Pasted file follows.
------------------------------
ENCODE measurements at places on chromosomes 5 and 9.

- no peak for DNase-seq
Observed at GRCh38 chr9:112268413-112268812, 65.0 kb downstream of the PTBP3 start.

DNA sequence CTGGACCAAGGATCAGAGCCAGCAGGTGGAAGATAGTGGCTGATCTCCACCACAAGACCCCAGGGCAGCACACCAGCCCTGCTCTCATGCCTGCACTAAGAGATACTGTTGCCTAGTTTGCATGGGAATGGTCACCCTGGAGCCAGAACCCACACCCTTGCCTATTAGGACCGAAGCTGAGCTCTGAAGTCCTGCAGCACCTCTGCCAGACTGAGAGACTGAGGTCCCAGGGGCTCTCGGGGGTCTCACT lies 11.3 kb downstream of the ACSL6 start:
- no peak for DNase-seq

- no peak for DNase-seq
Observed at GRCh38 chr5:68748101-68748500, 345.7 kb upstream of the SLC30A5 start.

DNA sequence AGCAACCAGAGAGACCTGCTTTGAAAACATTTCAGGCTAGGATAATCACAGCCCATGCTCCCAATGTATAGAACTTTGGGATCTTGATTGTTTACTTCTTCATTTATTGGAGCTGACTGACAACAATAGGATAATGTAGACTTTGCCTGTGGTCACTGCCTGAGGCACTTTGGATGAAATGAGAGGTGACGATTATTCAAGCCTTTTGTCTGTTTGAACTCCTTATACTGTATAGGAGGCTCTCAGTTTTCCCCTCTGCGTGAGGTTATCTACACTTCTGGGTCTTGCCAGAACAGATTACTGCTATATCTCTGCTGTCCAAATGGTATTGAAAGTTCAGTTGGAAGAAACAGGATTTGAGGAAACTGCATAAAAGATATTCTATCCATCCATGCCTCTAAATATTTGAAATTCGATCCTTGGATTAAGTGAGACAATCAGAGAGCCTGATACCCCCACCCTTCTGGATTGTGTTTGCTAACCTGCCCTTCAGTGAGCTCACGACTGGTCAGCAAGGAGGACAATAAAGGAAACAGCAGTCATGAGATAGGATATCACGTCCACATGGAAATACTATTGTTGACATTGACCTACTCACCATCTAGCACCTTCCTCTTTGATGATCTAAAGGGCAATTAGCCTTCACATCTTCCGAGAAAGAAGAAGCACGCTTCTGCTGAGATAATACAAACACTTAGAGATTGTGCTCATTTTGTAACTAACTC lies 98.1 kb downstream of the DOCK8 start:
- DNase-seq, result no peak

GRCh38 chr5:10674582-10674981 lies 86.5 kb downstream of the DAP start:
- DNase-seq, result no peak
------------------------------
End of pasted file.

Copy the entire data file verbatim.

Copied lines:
ENCODE measurements at places on chromosomes 5 and 9.

- no peak for DNase-seq
Observed at GRCh38 chr9:112268413-112268812, 65.0 kb downstream of the PTBP3 start.

DNA sequence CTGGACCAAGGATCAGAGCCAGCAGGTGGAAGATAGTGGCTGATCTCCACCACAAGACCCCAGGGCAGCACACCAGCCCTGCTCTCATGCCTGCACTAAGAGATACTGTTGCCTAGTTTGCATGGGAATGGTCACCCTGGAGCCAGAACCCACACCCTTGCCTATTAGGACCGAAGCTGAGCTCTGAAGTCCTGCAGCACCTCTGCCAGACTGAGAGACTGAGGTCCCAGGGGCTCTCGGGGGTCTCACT lies 11.3 kb downstream of the ACSL6 start:
- no peak for DNase-seq

- no peak for DNase-seq
Observed at GRCh38 chr5:68748101-68748500, 345.7 kb upstream of the SLC30A5 start.

DNA sequence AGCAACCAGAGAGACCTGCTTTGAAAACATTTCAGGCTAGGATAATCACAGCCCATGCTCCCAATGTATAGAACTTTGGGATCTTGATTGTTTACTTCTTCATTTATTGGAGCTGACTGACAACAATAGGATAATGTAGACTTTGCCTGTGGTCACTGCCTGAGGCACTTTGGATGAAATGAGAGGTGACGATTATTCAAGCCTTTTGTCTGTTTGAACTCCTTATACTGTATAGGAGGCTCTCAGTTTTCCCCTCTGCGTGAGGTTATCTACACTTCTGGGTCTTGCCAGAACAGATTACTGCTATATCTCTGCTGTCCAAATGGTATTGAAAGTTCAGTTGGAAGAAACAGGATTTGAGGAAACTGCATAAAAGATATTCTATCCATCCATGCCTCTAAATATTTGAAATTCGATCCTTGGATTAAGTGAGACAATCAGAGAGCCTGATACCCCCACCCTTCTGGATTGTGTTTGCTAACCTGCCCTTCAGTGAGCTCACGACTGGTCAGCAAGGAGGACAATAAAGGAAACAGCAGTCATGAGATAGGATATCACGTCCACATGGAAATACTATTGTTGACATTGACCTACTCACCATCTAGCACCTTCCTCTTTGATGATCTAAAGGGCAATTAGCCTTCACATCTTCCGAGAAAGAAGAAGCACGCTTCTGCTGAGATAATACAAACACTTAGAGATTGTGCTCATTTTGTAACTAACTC lies 98.1 kb downstream of the DOCK8 start:
- DNase-seq, result no peak

GRCh38 chr5:10674582-10674981 lies 86.5 kb downstream of the DAP start:
- DNase-seq, result no peak